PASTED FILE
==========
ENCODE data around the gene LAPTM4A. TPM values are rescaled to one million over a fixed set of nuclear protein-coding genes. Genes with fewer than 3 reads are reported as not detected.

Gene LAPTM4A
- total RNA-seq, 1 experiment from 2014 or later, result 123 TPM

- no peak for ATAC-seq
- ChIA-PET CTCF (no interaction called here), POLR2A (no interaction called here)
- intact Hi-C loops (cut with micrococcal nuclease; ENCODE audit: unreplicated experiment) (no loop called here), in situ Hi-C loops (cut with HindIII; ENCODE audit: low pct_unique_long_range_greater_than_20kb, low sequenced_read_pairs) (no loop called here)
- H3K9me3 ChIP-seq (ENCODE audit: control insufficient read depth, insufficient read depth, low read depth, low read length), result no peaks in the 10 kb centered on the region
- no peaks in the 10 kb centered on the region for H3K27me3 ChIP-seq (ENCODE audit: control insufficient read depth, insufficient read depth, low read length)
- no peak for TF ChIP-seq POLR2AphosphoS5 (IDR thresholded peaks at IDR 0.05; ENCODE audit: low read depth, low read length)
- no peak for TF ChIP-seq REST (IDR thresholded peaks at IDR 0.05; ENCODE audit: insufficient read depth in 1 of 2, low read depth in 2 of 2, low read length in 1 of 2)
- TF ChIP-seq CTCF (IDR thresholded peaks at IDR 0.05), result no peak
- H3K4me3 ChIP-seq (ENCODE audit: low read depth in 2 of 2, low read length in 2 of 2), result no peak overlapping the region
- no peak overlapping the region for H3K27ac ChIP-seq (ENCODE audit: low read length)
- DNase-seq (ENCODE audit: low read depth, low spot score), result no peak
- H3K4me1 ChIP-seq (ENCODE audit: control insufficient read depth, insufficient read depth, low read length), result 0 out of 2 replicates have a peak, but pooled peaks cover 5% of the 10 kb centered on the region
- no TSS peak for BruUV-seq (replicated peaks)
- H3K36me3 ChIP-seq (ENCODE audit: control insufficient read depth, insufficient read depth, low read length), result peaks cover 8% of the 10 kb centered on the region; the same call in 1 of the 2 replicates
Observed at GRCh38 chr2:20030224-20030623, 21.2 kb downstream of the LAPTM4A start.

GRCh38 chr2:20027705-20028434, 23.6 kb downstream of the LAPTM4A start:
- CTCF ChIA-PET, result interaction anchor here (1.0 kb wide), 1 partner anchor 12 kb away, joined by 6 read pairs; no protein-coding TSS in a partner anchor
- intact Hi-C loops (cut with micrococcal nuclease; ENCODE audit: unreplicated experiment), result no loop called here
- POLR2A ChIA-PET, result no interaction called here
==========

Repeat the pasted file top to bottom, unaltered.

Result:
ENCODE data around the gene LAPTM4A. TPM values are rescaled to one million over a fixed set of nuclear protein-coding genes. Genes with fewer than 3 reads are reported as not detected.

Gene LAPTM4A
- total RNA-seq, 1 experiment from 2014 or later, result 123 TPM

- no peak for ATAC-seq
- ChIA-PET CTCF (no interaction called here), POLR2A (no interaction called here)
- intact Hi-C loops (cut with micrococcal nuclease; ENCODE audit: unreplicated experiment) (no loop called here), in situ Hi-C loops (cut with HindIII; ENCODE audit: low pct_unique_long_range_greater_than_20kb, low sequenced_read_pairs) (no loop called here)
- H3K9me3 ChIP-seq (ENCODE audit: control insufficient read depth, insufficient read depth, low read depth, low read length), result no peaks in the 10 kb centered on the region
- no peaks in the 10 kb centered on the region for H3K27me3 ChIP-seq (ENCODE audit: control insufficient read depth, insufficient read depth, low read length)
- no peak for TF ChIP-seq POLR2AphosphoS5 (IDR thresholded peaks at IDR 0.05; ENCODE audit: low read depth, low read length)
- no peak for TF ChIP-seq REST (IDR thresholded peaks at IDR 0.05; ENCODE audit: insufficient read depth in 1 of 2, low read depth in 2 of 2, low read length in 1 of 2)
- TF ChIP-seq CTCF (IDR thresholded peaks at IDR 0.05), result no peak
- H3K4me3 ChIP-seq (ENCODE audit: low read depth in 2 of 2, low read length in 2 of 2), result no peak overlapping the region
- no peak overlapping the region for H3K27ac ChIP-seq (ENCODE audit: low read length)
- DNase-seq (ENCODE audit: low read depth, low spot score), result no peak
- H3K4me1 ChIP-seq (ENCODE audit: control insufficient read depth, insufficient read depth, low read length), result 0 out of 2 replicates have a peak, but pooled peaks cover 5% of the 10 kb centered on the region
- no TSS peak for BruUV-seq (replicated peaks)
- H3K36me3 ChIP-seq (ENCODE audit: control insufficient read depth, insufficient read depth, low read length), result peaks cover 8% of the 10 kb centered on the region; the same call in 1 of the 2 replicates
Observed at GRCh38 chr2:20030224-20030623, 21.2 kb downstream of the LAPTM4A start.

GRCh38 chr2:20027705-20028434, 23.6 kb downstream of the LAPTM4A start:
- CTCF ChIA-PET, result interaction anchor here (1.0 kb wide), 1 partner anchor 12 kb away, joined by 6 read pairs; no protein-coding TSS in a partner anchor
- intact Hi-C loops (cut with micrococcal nuclease; ENCODE audit: unreplicated experiment), result no loop called here
- POLR2A ChIA-PET, result no interaction called here